The Value of Specialty Certifications
By Bette Case Di Leonardi, PhD, RN-BC, contributor
Approximately one-half million, or 20 percent, of the 2.5 million registered nurses in the United States have achieved specialty certifications. A 2006 study that included 11,000 certified and non-certified nurses and nurse managers found that the top perceived values of certification include:
• Enhanced professional credibility,
• Evidence of professional commitment, and
• Feelings of personal accomplishment and satisfaction.
Other research studies have documented:
• Certified nurses’ perception of increased formal and informal power
• Nurse managers’ preference for hiring certified nurses
• Nurse managers’ perception of a positive performance difference in certified nurses
• A significant positive impact on patient care and patient safety when certified nurses are giving care
The American Board of Nursing Specialties (ABNS) web site has posted a comprehensive bibliography on the value of certification along with a list of approved certification programs. Although many certified nurses indicate that their employers offer no incentives for certification, the American Nurses Credentialing Center (ANCC) which certifies nurses in many different specialties and specialty roles states that certified nurses earn an average of $9,000 more annually than their non-certified colleagues.
“Certification, as defined by ABNS is the formal recognition of the specialized knowledge, skills, and experience demonstrated by the achievement of standards identified by a nursing specialty to promote optimal health outcomes.” (ABNS, 2005) ABNS accredits nursing specialty certification programs.
Certification differs from certificate programs that grant a certificate upon completion of a specific education or training program.
Initial certification requirements include qualifications such as a valid RN license, specified minimum of practice hours, professional development contact hours, successful completion of an examination, and perhaps other requirements. To keep the certification valid, the nurse must renew it at specified intervals by meeting requirements which usually include practice hours and professional development, in addition to other requirements.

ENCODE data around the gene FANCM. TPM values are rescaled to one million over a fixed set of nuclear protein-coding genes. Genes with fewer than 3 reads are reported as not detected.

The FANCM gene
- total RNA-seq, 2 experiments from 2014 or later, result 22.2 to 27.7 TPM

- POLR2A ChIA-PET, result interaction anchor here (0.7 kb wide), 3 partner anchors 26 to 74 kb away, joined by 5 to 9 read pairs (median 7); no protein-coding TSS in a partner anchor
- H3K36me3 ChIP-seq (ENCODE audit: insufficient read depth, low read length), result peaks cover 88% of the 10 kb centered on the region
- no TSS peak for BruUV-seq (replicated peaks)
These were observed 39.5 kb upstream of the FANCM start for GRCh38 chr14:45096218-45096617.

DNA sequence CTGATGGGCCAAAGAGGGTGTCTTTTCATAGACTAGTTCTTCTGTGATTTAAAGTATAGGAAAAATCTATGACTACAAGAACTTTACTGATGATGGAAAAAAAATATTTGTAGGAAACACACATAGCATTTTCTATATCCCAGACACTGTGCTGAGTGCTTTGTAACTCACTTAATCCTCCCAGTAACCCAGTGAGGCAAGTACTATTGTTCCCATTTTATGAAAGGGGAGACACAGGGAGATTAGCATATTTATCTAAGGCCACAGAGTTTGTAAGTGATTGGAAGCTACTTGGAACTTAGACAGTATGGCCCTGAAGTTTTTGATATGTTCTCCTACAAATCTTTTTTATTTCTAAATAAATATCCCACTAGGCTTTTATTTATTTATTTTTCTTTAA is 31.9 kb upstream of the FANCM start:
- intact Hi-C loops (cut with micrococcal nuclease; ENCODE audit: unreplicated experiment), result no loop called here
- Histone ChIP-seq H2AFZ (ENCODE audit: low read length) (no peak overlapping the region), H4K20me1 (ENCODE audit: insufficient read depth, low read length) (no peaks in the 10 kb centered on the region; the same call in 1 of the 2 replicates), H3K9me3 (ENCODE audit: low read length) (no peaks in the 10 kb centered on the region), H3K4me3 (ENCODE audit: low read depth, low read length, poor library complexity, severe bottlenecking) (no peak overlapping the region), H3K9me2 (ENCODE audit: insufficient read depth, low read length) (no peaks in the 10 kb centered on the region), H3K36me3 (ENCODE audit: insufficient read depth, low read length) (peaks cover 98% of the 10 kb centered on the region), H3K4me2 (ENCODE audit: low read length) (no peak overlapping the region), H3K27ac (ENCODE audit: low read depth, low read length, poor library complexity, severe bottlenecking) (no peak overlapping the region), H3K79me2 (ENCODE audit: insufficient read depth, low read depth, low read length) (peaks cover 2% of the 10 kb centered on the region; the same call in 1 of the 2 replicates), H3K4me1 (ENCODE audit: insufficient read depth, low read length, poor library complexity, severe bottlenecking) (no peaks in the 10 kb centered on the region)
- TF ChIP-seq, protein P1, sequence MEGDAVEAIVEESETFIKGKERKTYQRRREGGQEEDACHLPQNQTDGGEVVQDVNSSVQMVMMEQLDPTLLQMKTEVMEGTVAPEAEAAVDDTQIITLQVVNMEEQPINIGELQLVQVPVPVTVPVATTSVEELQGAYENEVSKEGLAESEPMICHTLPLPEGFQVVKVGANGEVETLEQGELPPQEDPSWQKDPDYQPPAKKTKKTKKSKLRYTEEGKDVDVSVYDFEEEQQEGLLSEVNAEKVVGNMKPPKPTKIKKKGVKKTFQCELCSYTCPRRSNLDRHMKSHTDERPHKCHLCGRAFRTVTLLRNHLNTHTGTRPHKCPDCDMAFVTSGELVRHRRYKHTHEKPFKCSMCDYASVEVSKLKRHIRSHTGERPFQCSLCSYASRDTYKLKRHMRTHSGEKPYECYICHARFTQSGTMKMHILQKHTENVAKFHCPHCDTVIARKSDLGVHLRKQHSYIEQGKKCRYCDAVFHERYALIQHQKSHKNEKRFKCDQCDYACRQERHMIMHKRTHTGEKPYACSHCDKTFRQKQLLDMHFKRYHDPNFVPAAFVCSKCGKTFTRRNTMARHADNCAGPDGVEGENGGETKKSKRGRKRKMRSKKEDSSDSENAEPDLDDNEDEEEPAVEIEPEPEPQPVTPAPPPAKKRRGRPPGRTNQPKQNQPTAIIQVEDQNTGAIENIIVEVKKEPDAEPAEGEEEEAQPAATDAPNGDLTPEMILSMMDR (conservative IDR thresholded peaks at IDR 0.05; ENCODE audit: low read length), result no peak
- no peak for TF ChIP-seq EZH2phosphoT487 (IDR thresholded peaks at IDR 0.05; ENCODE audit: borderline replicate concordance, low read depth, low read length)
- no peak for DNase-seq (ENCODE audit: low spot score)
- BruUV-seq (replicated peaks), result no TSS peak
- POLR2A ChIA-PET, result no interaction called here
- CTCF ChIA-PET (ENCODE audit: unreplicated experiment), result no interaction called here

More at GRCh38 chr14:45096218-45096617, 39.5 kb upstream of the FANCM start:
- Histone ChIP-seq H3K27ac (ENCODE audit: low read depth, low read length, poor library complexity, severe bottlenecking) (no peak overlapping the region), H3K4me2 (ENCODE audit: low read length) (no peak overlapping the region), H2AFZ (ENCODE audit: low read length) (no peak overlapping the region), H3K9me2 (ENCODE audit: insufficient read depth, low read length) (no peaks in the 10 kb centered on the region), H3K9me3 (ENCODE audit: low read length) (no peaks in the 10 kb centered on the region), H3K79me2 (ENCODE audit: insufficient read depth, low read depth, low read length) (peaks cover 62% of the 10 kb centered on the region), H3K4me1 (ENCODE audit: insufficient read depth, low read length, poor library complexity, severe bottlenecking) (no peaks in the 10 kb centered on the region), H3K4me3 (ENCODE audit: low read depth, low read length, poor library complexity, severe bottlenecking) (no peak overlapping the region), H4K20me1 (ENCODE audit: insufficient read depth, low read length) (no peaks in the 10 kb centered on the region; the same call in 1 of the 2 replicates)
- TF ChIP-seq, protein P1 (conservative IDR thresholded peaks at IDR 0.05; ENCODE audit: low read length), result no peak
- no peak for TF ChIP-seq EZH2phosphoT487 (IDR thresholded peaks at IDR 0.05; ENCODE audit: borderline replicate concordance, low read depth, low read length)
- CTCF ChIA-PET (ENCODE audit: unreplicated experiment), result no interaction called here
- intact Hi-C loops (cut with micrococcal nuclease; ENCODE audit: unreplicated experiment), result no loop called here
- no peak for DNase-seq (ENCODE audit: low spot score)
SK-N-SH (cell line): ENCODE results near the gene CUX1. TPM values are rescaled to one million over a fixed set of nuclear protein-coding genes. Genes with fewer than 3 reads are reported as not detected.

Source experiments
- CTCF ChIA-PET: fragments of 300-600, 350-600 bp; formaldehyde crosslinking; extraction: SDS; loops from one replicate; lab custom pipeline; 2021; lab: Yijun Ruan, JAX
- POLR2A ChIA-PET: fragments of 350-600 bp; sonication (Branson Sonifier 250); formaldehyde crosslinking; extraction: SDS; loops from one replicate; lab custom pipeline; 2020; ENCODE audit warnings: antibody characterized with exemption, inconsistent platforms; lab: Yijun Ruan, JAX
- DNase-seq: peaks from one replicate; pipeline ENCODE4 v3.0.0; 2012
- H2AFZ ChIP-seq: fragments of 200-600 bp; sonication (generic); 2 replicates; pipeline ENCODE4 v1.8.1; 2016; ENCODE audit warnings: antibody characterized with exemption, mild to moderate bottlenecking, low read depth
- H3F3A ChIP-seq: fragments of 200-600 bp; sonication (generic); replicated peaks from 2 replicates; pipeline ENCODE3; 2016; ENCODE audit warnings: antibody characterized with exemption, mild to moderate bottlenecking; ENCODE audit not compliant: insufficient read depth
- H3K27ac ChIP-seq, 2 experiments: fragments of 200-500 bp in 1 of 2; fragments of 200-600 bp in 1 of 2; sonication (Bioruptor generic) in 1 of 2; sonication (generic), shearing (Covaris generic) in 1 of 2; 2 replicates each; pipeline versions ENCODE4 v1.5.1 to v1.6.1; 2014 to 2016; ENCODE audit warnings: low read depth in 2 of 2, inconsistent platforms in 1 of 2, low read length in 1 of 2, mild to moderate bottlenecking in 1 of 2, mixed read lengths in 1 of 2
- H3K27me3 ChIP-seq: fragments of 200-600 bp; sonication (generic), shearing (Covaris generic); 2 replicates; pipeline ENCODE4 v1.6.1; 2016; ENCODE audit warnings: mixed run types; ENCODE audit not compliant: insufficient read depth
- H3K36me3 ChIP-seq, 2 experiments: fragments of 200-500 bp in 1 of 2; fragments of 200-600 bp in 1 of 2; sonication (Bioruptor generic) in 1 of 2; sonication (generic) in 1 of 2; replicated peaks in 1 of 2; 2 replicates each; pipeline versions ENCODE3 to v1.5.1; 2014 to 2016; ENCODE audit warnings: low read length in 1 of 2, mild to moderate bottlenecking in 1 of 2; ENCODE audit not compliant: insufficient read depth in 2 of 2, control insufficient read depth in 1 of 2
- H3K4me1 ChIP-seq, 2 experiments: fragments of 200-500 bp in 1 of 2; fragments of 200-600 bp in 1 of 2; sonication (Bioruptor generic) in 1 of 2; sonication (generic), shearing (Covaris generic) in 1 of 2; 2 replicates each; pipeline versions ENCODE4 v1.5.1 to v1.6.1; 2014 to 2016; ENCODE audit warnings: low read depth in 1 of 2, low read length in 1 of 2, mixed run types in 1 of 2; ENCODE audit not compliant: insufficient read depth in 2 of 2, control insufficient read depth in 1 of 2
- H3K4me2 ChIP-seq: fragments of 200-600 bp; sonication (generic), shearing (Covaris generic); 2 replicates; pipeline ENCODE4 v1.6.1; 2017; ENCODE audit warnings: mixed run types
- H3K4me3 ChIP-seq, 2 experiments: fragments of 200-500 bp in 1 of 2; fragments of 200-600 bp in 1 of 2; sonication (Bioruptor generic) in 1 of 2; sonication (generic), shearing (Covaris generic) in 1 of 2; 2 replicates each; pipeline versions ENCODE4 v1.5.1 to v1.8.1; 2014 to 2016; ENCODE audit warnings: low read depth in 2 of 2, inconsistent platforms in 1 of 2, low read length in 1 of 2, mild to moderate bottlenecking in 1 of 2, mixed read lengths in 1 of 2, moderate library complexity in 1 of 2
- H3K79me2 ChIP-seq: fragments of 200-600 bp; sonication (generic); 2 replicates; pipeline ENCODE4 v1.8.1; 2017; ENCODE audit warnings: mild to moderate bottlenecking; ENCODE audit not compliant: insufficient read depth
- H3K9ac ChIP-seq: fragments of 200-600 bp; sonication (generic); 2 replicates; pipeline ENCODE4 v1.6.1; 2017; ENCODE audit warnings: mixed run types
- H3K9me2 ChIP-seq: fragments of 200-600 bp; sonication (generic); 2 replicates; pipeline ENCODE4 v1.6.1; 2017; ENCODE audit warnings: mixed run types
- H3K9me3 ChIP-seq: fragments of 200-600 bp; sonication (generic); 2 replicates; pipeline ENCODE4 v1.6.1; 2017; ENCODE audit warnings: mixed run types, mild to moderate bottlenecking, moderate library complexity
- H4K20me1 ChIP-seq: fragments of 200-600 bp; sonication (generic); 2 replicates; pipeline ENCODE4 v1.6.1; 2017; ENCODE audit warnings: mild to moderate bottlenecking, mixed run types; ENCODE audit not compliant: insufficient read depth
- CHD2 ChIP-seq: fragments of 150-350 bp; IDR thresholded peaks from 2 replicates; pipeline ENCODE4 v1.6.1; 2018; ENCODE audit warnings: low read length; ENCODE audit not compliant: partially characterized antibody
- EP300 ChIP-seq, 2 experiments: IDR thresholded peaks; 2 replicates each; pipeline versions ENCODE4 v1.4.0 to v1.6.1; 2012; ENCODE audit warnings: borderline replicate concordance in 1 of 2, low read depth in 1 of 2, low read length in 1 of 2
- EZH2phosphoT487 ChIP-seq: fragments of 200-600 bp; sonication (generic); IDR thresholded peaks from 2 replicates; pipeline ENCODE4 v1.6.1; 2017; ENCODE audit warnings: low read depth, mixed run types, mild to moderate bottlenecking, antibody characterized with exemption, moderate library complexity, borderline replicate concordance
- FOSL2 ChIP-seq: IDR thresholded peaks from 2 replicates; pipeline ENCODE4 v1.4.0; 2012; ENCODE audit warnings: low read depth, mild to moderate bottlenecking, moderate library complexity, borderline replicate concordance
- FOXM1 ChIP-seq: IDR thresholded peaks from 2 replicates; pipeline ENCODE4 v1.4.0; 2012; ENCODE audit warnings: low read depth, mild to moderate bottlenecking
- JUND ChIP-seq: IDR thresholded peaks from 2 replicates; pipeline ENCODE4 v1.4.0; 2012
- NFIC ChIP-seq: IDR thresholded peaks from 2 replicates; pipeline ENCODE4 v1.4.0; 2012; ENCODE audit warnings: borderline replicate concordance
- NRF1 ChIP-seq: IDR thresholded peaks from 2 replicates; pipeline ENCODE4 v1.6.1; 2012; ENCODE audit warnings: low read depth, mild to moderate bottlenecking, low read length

Healthcare facilities can support their nurses’ certification in a variety of ways such as reimbursement for examination fees or the cost of continuing education, or listing certification credentials on a nametag and/or business cards. The ANCC Magnet® recognition criteria include specialty certification for nursing staff.
Bette Case Di Leonardi, PhD, RN-BC, is an independent consultant to a broad spectrum of healthcare organizations including American Mobile Healthcare, Inc. Bette presents continuing education offerings at a variety of national and regional conferences, and has published on the topics of critical thinking, test construction, competency testing, precepting, and career development. She has also written numerous continuing education self-study courses and prepared competence tests for a variety of nursing specialties. She developed and teaches an interactive online course for Indiana University. Bette currently serves as a board member of the National Board for Certification of Hospice and Palliative Nurses (NBCHPN) and is a Content Expert Panel Member for the Nursing Professional Development Examination offered by American Nurses Credentialing Center (ANCC).
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